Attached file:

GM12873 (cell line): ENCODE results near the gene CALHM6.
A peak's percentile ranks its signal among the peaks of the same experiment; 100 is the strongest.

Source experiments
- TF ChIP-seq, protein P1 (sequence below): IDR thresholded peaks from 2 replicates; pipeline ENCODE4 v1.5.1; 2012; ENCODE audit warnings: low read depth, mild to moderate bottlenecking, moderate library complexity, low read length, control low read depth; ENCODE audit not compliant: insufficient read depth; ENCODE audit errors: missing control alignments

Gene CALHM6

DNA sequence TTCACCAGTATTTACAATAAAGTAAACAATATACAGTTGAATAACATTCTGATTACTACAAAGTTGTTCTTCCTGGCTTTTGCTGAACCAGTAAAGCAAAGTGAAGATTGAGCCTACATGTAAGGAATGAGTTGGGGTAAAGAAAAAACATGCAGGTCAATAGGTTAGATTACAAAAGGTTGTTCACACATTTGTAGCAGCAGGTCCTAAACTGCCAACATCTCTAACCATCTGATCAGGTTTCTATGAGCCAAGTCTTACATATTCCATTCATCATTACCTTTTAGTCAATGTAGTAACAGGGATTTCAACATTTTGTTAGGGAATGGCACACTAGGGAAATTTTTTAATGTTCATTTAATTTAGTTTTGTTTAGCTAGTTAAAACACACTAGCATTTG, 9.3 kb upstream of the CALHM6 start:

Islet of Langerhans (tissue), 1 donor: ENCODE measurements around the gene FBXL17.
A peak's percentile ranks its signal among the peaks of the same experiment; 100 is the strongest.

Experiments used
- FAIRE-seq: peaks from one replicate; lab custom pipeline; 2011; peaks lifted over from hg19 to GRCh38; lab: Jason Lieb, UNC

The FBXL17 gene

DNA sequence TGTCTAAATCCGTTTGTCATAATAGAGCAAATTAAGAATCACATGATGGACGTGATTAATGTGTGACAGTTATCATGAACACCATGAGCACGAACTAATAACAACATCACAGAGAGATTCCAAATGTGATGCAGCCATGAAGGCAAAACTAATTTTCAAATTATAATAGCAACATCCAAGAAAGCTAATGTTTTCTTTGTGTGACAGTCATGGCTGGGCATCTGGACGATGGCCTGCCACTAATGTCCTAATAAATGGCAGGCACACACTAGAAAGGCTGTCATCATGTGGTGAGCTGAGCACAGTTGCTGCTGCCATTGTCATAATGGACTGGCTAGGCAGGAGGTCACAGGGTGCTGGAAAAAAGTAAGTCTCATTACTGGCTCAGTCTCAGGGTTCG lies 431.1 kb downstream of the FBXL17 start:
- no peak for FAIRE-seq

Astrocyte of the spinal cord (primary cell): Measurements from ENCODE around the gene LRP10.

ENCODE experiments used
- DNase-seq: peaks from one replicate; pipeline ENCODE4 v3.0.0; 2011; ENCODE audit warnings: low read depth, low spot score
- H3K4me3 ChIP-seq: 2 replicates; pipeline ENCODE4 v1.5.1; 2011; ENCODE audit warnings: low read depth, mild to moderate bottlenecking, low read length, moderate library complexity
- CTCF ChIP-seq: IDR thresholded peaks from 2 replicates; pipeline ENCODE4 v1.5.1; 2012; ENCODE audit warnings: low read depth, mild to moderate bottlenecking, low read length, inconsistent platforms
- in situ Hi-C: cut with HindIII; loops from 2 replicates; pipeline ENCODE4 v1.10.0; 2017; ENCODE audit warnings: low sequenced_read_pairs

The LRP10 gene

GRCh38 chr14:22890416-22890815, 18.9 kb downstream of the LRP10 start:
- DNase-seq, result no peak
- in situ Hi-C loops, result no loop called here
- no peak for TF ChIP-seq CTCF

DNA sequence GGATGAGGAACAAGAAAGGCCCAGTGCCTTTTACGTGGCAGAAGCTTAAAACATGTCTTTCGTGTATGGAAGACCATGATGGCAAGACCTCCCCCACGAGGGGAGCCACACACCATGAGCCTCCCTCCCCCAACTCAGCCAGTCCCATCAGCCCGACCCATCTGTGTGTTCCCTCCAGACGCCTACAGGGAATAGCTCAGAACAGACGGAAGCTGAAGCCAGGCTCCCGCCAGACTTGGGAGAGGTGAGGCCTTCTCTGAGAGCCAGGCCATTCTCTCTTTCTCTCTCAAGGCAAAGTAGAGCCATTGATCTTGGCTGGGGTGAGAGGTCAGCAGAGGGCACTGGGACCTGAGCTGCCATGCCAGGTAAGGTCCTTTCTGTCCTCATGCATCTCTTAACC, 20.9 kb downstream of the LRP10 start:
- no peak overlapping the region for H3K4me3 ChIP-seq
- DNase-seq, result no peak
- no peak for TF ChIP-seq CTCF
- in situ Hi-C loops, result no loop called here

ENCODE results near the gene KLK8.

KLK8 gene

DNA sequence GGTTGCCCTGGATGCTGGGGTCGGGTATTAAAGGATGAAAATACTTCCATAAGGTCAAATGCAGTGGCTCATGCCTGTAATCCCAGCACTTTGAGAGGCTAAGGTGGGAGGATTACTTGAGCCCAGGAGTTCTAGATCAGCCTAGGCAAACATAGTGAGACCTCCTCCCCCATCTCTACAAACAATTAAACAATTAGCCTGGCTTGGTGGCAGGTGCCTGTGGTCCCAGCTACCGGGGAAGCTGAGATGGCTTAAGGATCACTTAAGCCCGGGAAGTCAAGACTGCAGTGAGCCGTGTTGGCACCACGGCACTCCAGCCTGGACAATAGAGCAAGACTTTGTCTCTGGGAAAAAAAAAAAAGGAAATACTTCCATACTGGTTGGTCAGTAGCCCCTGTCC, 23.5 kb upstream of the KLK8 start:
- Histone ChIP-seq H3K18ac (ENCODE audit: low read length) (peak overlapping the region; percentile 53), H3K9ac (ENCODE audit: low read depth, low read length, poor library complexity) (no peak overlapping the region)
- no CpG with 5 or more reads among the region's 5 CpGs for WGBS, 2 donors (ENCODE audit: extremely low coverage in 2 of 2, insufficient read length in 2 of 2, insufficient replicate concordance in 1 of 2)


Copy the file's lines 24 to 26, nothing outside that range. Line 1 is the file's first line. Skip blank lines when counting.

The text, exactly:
- no peak for TF ChIP-seq CTCF

DNA sequence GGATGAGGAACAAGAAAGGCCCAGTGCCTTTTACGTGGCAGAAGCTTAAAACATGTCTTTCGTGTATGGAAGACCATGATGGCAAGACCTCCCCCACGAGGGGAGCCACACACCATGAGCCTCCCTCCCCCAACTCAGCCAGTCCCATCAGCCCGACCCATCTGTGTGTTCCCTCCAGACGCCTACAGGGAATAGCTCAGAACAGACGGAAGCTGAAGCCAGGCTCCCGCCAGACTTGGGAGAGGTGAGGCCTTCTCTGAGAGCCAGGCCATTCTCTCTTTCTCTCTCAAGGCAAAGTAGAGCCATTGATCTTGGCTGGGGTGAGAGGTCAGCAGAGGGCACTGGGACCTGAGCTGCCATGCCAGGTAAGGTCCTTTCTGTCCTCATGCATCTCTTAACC, 20.9 kb downstream of the LRP10 start:
- no peak overlapping the region for H3K4me3 ChIP-seq